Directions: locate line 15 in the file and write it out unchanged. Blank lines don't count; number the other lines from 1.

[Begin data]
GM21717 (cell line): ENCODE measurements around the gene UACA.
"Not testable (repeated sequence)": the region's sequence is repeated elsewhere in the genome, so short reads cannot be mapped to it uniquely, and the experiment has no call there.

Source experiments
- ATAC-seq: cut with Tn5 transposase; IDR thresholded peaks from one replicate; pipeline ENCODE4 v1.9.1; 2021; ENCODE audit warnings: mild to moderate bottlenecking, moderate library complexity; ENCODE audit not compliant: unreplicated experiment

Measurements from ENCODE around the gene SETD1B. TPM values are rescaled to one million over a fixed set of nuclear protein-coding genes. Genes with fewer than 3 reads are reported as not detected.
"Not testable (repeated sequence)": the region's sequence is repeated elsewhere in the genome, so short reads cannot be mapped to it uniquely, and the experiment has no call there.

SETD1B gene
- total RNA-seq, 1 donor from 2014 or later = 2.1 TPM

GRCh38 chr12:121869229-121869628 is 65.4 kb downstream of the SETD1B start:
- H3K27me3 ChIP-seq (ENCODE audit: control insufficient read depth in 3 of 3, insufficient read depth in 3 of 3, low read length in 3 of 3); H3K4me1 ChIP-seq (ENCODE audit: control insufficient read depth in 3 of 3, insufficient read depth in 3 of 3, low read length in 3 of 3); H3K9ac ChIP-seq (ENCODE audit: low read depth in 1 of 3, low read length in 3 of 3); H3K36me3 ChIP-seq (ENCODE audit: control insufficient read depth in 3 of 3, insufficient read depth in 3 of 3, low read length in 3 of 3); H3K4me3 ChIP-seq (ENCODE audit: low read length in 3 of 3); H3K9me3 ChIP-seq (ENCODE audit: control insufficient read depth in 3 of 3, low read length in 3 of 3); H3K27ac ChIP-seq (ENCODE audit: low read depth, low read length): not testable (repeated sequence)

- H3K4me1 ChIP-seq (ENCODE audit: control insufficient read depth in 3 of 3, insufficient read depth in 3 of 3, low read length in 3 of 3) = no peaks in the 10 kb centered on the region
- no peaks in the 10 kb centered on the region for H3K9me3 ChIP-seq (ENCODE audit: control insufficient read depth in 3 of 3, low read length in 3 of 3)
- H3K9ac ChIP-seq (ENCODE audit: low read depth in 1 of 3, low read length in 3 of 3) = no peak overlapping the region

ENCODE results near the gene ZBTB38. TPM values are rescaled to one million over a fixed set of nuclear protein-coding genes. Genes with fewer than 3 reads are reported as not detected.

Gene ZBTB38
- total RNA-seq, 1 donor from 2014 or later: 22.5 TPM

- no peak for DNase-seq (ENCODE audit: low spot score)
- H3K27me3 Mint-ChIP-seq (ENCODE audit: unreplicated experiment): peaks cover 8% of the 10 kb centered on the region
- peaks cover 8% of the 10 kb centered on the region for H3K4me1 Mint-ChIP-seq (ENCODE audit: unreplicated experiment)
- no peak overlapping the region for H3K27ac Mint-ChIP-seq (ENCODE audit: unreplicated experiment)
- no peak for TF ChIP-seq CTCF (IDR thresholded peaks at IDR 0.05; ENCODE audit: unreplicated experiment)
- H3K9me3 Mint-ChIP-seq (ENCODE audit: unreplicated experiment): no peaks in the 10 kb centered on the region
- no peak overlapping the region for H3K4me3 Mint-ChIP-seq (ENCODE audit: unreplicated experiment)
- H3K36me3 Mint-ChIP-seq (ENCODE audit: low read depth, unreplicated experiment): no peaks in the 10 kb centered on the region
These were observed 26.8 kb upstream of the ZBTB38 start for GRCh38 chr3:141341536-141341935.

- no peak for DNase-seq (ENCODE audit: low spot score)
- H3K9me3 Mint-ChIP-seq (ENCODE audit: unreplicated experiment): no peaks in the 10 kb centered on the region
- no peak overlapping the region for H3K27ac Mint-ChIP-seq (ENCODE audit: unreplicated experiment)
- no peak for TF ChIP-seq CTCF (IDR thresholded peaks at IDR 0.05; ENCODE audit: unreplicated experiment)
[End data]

Gene ZBTB38